Visit our Recipe Finder for a steak tartare flavored with truffle oil that would work nicely as a holiday hors d’oeuvre. (Deb Lindsey/For The Washington Post)

Today in Food we bring you Thanksgiving, Part I, and a bountiful spread it is, beginning with Bonnie S. Benwick’s story about the family behind the “Farm Kings” TV show. Matriarch Lisa King effortlessly puts together dinners for a crowd as a matter of course, and because you might be trying to do the same thing in a week or so, we tell you how she pulls it off, and we share five of her holiday recipes.

Food editor and Weeknight Vegetarian columnist Joe Yonan has planned a meat-free holiday meal from soup to dessert that celebrates vegetables and fruit. And pastry chef Paula Shoyer gets into the spirit of Thanksgivukkah, a harmonic convergence of Thanksgiving and Hanukkah that won’t happen again in your lifetime, unless you plan to live another 75,000 years.

As is our tradition, we’ll publish Thanksgiving, Part II this coming Sunday; it will take the place of the usual section next Wednesday. Regular publication resumes Wednesday, Dec. 4.

Though there’ll be no print section next Wednesday, we’ll be on hand that day for the usual Free Range chat, to help handle all your pre-holiday questions. But you don’t have to wait until then; we chat today, as usual, at noon, when we’ll be honored to have guests Lisa King and daughter Elizabeth. You come, too, and bring your culinary questions, whether they’re Thanksgiving related or not. If we can’t get to yours today, I might answer it here next week. For example, here’s a leftover from last week’s chat:

I brought back a bottle of truffle oil from Italy in 2010. It’s unopened and has been kept in a cupboard since then. Two questions: One, is it still good after all this time? Two, if it is, what would be a good way to use it besides as a dipping oil for bread? Could I use it as part of a holiday hors d’oeuvre?

Is it still good? Well, some people will tell you that it was never good. But I’ll get into that after I answer your question.

So, then. Three years is a long time in the world of truffle oil. I give it less than 50-50 odds, but you never know. (Had you kept it in the refrigerator, I’d feel more optimistic.)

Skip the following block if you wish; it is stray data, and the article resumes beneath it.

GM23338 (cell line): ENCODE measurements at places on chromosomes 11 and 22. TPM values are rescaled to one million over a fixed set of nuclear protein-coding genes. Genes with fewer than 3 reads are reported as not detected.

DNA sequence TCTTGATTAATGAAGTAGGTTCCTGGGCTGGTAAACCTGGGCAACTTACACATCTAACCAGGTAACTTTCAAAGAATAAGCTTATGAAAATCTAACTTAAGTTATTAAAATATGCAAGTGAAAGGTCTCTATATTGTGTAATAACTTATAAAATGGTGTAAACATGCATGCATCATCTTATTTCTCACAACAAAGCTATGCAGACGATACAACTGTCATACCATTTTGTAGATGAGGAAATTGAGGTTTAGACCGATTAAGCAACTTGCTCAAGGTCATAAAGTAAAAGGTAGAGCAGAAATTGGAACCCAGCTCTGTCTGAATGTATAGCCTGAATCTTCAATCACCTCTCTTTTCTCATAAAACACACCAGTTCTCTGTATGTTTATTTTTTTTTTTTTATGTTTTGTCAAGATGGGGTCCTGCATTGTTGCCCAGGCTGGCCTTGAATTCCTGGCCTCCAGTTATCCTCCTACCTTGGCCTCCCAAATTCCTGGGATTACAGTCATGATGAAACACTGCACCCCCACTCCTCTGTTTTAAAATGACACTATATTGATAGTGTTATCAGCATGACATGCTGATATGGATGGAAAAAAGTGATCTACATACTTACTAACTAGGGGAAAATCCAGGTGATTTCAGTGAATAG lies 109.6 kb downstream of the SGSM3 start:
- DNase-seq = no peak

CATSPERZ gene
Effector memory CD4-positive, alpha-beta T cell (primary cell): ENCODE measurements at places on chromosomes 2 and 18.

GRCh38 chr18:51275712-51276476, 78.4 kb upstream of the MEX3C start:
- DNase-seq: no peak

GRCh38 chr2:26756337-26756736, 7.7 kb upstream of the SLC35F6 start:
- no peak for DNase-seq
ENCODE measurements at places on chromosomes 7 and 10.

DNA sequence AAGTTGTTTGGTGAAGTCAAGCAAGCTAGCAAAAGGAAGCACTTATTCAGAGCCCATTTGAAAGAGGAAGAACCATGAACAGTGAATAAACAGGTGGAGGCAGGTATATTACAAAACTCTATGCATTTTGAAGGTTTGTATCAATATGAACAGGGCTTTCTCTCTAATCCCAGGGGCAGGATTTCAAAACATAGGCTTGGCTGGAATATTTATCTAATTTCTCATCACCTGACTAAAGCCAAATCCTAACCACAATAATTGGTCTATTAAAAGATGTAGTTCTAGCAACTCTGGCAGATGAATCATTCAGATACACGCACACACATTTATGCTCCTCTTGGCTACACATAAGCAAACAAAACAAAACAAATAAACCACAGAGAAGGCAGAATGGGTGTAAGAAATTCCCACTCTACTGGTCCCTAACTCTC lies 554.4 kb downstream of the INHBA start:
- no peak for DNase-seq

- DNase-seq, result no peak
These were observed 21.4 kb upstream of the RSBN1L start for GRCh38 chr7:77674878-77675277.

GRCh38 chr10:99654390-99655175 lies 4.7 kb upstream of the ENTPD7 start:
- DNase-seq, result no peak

But here, as with all foods, your best guides are your own senses: sight, smell and taste. Pour some out and see if it looks clear; smell it to see if you can pick up any hint of truffle (it’s a volatile aroma, so it might have dissipated by now); and finally, if all looks good, give it a taste and see if you can still pick up truffle-y notes.

If it doesn’t seem to have deteriorated beyond usefulness, there are plenty of things to do with it. You can drizzle it into soups just before serving, or over/into: potatoes, squash, greens, cauliflower, asparagus, celery root, corn, mushrooms, popcorn, eggs, cheese, pasta, gnocchi, polenta, pizza, risotto, chicken, beef, fish,more. Experiment! A little goes a long way.

Some ideas from our Recipe Finder database: Steak Tartare, which could certainly be a holiday hors d’oeuvre; Truffled Popcorn, served at the Inn at Little Washington; Stella’s Truffle Mussels, which won last year’s Belgian Restaurant Week Mussel Throwdown; Smoky Slow-Cooked Roman Beans, a healthful side dish; Savory Limas With Leeks and Walnuts, another side dish that would go nicely with most foods on a Thanksgiving table; Open-Faced Avocado Cheese Melt, a decadent sandwich; and Beet Tzatziki, a condiment.

I might as well tell you that although truffle oil was somewhat of a culinary darling a decade or so ago, it is now approaching the status of has-been. There are two main reasons for that. The first is that it has been overused in restaurants, which for a while were drizzling it over everything except the menu. The second is the perception that much of it is, basically, a fraud: created in laboratories from chemicals and tweaked to approximate the taste of the prized fungus. An article in the New York Times talked about its artificial provenance; some well-known culinary figures have trashed it on national TV.

Yours is from Italy, so who knows: It might not be chemically enhanced. But if it turns out that it has lost its character during three years in the pantry and is now just plain oil, you can ease the pain by telling yourself that it was probably just a bottle of 2,4-dithiapentane.